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22 of the original squares remain preserved in the Historic District today, which was declared as a National Historic Landmark District in 1966. It is one of the largest historic districts of its kind in the country, encompassing 1,300 acres of land with boundaries at East Broad Street, Gwinnett Street, Martin Luther King, Jr. Boulevard, and the Savannah River. The district is notable for its quaint atmosphere, filled with cobblestone streets and 18th- and 19th-century buildings displaying Greek Revival, Georgian, and Gothic architecture styles. Hundreds of live oaks covered with moss line the district’s squares and streets, giving the city its nickname of the Forest City.
Many tourist attractions are situated around the public squares, which have become popular destinations in themselves. The restored Ellis Square, reopened to the public in 2010, is home to a visitor’s center for the district, as well as the historic City Market, an open-air public market that has been a commercial fixture since the 1700s. The nearby Telfair Square houses two art museums, the Telfair Academy and the Jepson Center for the Arts.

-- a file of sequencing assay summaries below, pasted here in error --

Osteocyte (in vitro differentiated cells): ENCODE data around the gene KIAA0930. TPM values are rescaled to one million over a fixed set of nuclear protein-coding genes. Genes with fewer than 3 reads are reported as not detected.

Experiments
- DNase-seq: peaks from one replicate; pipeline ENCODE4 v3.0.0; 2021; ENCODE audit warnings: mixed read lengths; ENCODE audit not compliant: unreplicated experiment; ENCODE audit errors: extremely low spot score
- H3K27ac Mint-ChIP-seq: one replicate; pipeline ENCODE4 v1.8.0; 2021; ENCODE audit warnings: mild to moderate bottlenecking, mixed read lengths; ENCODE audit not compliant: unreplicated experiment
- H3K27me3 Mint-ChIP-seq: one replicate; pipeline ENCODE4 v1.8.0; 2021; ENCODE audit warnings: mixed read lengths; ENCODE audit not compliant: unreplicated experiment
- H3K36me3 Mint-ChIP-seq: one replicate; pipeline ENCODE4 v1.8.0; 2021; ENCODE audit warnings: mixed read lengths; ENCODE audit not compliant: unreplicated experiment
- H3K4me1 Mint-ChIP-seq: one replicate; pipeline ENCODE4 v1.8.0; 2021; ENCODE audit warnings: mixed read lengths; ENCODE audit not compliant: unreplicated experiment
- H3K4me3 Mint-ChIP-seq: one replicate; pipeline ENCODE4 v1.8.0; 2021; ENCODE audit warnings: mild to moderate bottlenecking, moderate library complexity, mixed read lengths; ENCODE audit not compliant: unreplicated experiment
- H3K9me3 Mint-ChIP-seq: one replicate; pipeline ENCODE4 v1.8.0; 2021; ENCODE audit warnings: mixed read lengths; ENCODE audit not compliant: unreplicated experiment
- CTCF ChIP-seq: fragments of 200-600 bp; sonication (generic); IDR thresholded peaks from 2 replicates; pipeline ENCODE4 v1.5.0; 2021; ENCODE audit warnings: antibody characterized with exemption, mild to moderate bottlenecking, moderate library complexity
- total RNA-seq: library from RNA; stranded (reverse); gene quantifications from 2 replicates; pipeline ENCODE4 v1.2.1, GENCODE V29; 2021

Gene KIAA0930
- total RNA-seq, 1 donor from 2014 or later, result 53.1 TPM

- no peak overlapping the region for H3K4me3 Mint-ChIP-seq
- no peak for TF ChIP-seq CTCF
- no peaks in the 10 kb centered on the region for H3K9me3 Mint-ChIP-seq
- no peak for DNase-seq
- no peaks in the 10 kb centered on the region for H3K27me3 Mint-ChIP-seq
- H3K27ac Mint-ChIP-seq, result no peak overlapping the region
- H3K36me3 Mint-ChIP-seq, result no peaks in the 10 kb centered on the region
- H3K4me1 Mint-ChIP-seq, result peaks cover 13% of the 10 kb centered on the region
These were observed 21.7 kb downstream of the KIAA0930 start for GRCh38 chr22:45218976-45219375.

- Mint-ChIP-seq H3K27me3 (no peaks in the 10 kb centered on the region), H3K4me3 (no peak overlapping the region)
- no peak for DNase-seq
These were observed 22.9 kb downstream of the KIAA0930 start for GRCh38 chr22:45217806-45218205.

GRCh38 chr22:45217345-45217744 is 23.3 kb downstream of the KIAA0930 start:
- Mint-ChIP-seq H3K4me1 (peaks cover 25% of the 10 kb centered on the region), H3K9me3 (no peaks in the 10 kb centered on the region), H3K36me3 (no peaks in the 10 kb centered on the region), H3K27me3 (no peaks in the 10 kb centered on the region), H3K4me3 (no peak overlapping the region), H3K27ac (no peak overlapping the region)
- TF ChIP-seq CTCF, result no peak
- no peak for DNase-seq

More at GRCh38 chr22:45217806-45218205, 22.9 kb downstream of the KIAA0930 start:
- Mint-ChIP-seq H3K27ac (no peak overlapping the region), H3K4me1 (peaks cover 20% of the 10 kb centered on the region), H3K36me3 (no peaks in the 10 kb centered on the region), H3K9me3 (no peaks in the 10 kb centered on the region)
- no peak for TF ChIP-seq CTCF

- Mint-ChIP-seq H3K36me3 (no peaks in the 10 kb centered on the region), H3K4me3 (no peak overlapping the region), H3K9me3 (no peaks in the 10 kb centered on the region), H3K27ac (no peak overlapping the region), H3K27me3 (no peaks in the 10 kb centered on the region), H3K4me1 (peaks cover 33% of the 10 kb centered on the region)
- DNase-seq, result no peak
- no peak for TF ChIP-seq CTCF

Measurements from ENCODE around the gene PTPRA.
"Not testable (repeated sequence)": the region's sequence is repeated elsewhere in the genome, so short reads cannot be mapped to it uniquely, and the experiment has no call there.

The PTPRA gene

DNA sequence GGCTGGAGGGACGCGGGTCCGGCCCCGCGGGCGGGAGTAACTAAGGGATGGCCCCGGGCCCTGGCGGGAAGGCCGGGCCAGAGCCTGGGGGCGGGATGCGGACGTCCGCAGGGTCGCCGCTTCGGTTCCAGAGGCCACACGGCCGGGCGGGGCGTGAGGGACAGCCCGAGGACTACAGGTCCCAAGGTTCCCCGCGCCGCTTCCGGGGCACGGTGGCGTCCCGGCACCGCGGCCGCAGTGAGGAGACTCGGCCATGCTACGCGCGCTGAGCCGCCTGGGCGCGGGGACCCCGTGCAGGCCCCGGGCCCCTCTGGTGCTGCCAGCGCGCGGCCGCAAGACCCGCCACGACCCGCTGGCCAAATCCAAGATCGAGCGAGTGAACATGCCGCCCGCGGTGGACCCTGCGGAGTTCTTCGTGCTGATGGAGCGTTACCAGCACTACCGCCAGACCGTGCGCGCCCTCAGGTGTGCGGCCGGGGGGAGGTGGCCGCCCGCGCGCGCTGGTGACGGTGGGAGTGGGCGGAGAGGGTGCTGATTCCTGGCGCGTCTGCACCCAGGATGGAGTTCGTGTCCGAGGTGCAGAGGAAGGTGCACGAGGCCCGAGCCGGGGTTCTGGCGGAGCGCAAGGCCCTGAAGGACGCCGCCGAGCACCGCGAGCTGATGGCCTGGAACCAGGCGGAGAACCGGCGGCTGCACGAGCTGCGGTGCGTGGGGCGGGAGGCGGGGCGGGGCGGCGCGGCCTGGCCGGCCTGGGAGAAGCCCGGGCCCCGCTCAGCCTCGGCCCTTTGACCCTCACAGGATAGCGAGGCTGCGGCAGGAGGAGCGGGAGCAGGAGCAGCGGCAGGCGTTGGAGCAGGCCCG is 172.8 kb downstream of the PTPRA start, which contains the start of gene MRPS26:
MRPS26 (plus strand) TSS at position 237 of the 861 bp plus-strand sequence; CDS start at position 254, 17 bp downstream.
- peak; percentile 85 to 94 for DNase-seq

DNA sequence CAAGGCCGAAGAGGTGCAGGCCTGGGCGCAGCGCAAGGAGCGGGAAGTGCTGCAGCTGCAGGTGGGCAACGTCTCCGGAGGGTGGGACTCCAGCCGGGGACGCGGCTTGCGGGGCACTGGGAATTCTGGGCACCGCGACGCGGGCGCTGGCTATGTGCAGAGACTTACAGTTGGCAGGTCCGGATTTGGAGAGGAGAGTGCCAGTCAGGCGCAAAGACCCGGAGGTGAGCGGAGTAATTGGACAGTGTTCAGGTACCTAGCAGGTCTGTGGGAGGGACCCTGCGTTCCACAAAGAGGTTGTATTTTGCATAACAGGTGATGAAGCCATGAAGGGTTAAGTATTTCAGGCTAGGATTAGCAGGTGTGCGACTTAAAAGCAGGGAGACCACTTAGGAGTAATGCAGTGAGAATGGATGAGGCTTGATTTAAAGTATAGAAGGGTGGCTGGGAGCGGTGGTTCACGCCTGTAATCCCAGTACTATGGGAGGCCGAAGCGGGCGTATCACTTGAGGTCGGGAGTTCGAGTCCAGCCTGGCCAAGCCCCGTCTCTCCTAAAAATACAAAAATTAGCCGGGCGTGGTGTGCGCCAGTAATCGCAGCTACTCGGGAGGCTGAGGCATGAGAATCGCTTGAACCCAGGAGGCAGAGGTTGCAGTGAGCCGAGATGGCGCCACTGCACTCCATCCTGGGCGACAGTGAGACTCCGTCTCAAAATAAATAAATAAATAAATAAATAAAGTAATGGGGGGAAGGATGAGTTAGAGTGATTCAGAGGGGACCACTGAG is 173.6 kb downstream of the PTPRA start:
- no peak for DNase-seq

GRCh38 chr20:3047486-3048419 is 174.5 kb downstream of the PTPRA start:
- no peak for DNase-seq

Several attractions within the Historic District are designated as National Historic Landmarks or historic districts in themselves, such as the Juliette Gordon Low Historic District. Three historic buildings commemorate the Girl Scouts of America founder: the Wayne-Gordon House, Low’s birthplace; the Andrew Low House at 329 Abercorn Street; and its associated carriage house, which served as the First Girl Scout Headquarters.
A number of notable historic buildings are located within the district’s boundaries. Many operate as living history museums open for tours, including the Mercer-Williams House, immortalized by the book "Midnight in the Garden of Good and Evil,” the 1818 English Regency-style Owens-Thomas House, the 1850 Gothic Revival Green-Meldrim House, and the 1820 Isaiah Davenport House. Others have been converted into attractions and businesses, such as the William Scarbrough House, which now houses the Ships of the Sea Maritime Museum, and the Edmund Molyneux Mansion, now the home of the Oglethorpe Club, the oldest gentlemen’s club in America. A few still serve their original purpose, such as the U.S. Custom House, which has served as a government office for 150 years.
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